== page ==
The swamp chestnut oak, scientifically named Quercus michauxii indicating it is a member of the white oak genus, is a significant deciduous tree that can be found native to Texas. It is also known as a basket oak, due to the wood being used in basket weaving; and cow oak, coined because cows enjoy eating the acorns that fall from the branches.
The swamp chestnut oak, being native to Texas and other bottomland and wetland regions, prefers shady areas and loamy soil. They tolerate both drought and sites that do not adequately drain. It can be found near common streams and along the edges of swamp lands.
This height is obtained through a growth rate of one to two feet annually. This beautiful tree has large four to eight-inch leaves that are a vibrant green in the spring and summer, and turn a rusty-orange or dark red hue in the fall.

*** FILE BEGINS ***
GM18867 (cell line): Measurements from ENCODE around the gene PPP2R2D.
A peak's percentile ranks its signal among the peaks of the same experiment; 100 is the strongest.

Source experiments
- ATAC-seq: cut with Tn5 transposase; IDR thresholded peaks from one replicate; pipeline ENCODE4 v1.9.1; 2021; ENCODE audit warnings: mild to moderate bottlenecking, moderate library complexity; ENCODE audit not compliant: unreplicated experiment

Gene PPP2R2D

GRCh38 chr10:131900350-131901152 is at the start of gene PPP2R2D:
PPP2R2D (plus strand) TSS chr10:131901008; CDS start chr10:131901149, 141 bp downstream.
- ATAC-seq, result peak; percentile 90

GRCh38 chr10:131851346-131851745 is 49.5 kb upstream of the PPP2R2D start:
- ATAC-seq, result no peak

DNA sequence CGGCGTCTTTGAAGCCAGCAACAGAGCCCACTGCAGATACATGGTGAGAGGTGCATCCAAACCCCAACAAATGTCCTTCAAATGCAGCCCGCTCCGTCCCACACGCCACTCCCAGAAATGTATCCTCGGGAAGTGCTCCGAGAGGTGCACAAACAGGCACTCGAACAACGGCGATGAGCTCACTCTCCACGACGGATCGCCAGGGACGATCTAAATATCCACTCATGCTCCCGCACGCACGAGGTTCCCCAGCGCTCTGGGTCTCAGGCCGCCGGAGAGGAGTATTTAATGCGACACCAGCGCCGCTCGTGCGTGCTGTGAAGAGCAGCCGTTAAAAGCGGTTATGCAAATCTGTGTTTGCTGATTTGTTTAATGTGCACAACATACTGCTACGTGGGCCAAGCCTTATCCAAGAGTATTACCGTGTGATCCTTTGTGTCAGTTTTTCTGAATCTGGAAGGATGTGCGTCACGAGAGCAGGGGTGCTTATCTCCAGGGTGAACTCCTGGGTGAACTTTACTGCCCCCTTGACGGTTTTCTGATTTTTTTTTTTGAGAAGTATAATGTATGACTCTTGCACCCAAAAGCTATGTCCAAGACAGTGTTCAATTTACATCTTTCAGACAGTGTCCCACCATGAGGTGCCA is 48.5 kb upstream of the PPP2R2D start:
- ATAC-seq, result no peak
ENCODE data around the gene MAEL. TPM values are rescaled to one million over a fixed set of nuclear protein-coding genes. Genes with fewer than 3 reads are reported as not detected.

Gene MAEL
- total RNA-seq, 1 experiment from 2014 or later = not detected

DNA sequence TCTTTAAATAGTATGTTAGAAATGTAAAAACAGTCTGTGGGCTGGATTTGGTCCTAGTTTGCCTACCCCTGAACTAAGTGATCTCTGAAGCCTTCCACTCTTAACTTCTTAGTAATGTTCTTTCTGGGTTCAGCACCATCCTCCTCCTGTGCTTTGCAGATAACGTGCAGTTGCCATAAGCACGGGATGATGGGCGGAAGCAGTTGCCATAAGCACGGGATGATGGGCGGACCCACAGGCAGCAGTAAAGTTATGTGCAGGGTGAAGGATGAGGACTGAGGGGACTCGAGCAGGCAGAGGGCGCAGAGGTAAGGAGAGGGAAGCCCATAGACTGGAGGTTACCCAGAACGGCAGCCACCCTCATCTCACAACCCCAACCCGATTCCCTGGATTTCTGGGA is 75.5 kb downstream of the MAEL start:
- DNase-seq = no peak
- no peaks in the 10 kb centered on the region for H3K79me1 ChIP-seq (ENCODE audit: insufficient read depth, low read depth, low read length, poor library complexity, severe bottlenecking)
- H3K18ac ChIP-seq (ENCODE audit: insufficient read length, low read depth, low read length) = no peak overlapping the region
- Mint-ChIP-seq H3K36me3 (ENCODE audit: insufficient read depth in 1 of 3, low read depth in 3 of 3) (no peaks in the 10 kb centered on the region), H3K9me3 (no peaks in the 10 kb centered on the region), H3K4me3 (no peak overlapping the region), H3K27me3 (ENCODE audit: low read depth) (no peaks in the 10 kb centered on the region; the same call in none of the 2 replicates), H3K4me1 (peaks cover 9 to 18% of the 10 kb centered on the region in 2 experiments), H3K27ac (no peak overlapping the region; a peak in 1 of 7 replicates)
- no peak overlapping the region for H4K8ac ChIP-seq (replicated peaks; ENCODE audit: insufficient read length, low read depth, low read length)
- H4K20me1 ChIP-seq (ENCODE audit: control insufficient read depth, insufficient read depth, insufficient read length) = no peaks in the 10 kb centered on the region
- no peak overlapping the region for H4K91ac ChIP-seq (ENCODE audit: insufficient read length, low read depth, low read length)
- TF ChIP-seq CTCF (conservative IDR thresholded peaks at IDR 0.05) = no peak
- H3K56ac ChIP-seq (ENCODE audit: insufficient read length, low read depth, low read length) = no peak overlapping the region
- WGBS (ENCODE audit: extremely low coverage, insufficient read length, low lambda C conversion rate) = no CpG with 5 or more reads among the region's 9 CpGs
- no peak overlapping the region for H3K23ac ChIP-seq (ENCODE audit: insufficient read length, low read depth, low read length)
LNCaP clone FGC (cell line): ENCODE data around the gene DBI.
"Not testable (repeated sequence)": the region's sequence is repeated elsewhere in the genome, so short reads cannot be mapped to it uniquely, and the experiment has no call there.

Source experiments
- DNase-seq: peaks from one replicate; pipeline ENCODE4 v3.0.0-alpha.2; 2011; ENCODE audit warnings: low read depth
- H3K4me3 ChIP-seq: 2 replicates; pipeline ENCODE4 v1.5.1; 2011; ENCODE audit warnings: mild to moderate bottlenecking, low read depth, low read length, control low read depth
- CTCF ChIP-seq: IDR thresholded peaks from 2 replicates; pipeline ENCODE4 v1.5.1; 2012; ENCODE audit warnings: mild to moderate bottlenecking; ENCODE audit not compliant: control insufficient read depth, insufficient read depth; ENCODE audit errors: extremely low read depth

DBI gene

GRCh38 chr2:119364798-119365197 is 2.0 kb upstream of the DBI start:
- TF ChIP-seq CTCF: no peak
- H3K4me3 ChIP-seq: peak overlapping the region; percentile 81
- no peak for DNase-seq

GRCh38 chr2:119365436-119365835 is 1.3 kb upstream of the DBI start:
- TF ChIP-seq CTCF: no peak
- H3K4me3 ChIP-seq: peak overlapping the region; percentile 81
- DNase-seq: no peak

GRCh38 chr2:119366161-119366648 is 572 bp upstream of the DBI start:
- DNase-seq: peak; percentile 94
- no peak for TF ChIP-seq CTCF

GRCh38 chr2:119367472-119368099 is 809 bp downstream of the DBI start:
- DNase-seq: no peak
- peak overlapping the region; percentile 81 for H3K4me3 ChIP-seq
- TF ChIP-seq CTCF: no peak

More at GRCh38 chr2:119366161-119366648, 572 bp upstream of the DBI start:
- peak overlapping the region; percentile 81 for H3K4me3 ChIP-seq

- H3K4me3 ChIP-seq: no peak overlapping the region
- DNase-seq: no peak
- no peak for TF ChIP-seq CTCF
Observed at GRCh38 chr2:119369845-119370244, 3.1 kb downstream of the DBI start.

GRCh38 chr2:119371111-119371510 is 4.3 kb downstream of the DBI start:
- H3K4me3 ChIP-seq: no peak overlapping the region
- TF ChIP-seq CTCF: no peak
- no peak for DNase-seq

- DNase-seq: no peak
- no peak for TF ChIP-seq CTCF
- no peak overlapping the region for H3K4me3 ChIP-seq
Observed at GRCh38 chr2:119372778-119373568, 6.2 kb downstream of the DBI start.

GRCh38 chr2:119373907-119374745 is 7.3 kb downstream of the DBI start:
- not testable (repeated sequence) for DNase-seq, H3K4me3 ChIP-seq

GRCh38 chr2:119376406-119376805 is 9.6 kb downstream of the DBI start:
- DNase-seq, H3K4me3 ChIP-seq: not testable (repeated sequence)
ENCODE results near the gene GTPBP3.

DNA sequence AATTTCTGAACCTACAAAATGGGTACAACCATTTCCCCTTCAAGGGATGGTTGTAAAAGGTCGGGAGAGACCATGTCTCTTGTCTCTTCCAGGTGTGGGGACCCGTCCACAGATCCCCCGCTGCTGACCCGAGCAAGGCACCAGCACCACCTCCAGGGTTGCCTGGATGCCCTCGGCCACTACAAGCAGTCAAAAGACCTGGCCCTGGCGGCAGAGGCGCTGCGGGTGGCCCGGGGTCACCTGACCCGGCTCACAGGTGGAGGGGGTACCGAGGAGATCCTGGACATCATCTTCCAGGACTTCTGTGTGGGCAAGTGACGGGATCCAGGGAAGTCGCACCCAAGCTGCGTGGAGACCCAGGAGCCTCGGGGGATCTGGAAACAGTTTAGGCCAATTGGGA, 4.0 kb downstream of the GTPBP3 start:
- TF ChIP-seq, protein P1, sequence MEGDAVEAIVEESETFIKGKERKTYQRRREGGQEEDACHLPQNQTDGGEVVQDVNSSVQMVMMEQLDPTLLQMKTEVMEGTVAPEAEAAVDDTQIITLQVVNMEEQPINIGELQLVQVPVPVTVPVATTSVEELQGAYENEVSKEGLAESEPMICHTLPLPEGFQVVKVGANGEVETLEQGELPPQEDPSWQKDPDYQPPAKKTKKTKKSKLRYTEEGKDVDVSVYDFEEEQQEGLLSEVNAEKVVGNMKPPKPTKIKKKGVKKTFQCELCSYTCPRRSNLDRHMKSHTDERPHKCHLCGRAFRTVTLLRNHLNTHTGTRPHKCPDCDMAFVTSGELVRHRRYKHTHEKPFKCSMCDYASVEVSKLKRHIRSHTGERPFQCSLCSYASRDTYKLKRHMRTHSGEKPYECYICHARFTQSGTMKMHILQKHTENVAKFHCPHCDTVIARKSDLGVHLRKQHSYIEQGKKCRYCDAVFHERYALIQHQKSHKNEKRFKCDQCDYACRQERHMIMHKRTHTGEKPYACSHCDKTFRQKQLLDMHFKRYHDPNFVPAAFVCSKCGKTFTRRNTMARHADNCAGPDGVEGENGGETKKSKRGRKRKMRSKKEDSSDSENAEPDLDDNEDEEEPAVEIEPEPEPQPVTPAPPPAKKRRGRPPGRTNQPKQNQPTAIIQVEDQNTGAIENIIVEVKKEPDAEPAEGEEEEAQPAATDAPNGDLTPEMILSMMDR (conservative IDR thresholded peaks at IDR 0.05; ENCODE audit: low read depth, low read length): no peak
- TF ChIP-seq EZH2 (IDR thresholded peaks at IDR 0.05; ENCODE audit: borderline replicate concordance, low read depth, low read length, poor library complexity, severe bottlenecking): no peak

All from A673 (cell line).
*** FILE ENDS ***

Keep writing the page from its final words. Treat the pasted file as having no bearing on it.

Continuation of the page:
The swamp chestnut oak can be found in most regions below the Ohio River. This is primarily due to the lack of moisture in the soil in northern areas of the United States.
The swamp chestnut oak is a full and hearty tree that grows best in the year-round moist soil. It produces ample shade, with a branch spread of fifty to seventy feet. Even the fallen leaves have benefits. They can be included in mulch that will repel grubs, slugs, and other such insects. There are no known health hazards involving the swamp chestnut oak.
This hearty and attractive tree can be used in landscaping due to its size and spread. Wildlife enjoys the thick foliage and birds will feel welcome to build their homes in the branches.